Perched on a quiet bend of the Hudson’s east bank, Cold Spring, New York, is a far cry from Turin. On a recent Saturday afternoon, however, the town’s Main Street hosted an event originating in the Piedmont capital 50 years ago, along with its creator, present in the flesh. Michelangelo Pistoletto (b.1933) proved one of the most recognizable contributors to Germano Celant’s Arte Povera group, the 50th anniversary of which has witnessed a spate of retrospectives and commemorations this autumn. With the inauguration in June of Magazzino Italian Art in Cold Spring – a museum boasting notable works by Pistoletto and his contemporaries – the lessons of postwar aesthetics have gained a new prominence and relevance this side of the Atlantic.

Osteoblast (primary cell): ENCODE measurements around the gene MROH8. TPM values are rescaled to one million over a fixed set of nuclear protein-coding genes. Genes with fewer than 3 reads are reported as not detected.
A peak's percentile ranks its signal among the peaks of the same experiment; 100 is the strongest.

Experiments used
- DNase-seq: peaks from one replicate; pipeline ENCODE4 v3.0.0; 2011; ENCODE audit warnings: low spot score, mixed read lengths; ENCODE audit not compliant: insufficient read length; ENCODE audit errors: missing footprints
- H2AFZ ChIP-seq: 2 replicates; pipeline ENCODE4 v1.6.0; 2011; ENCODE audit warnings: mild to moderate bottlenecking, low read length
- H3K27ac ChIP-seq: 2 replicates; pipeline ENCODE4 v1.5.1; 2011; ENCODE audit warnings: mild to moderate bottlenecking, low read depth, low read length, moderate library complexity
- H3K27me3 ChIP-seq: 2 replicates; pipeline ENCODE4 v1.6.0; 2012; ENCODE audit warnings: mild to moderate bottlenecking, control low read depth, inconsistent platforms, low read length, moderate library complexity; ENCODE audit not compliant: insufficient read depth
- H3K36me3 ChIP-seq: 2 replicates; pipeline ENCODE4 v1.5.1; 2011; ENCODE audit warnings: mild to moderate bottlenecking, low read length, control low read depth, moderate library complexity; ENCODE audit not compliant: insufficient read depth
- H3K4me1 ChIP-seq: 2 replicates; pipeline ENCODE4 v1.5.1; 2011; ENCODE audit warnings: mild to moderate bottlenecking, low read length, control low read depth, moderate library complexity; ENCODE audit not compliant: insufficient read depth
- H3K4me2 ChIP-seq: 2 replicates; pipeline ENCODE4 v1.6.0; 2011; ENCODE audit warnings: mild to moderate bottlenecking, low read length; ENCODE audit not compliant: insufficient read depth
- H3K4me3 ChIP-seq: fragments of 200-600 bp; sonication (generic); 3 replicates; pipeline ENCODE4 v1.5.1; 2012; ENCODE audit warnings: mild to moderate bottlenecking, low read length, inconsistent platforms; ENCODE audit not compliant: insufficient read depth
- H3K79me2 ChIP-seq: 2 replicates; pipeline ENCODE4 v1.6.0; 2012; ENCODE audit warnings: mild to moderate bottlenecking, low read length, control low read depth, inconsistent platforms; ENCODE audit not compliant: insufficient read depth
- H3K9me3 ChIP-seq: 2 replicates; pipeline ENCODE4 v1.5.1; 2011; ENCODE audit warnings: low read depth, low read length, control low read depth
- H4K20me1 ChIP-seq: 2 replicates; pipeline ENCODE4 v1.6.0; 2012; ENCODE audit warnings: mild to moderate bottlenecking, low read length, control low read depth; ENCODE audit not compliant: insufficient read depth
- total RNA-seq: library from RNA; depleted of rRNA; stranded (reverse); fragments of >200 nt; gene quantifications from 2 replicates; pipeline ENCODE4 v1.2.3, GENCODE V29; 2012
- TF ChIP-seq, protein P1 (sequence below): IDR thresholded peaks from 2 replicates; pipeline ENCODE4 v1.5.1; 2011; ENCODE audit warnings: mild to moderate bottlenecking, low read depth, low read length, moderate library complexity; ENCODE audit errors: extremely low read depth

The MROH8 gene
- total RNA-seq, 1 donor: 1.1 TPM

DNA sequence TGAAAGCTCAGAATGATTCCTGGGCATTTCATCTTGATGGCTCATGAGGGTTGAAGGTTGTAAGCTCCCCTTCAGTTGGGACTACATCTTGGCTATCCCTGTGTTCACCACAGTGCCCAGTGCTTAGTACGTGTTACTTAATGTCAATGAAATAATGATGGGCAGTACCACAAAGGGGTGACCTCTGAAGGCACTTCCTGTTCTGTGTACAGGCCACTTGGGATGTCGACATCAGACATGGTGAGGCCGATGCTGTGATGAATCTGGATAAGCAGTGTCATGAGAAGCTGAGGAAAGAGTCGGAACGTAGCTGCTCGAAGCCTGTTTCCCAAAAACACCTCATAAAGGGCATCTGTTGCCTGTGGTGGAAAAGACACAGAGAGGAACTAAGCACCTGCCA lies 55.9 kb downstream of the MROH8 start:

Vital to Arte Povera in general, and to Pistoletto’s work in particular, was the notion of unmediated, phenomenological experience as the crux of the encounter with art, no longer beholden to the strictures of institutional propriety or temporality. Unconventional materials appealed as much to the senses as to aesthetic sensibility, bound up with a widespread dematerialization of art practices in the 1960s (amidst an increasingly tense political atmosphere). Moving between painting, sculpture, mixed media installations and street-side performance, Pistoletto’s activity both preceded and outlasted Arte Povera’s five-year incarnation, whether on his own or with the collective of artists called Lo Zoo (The Zoo). As evidenced by the numerous mirror paintings debuted at Luhring Augustine gallery this past week, his practice continues to evolve, even as it takes up certain recurring threads.
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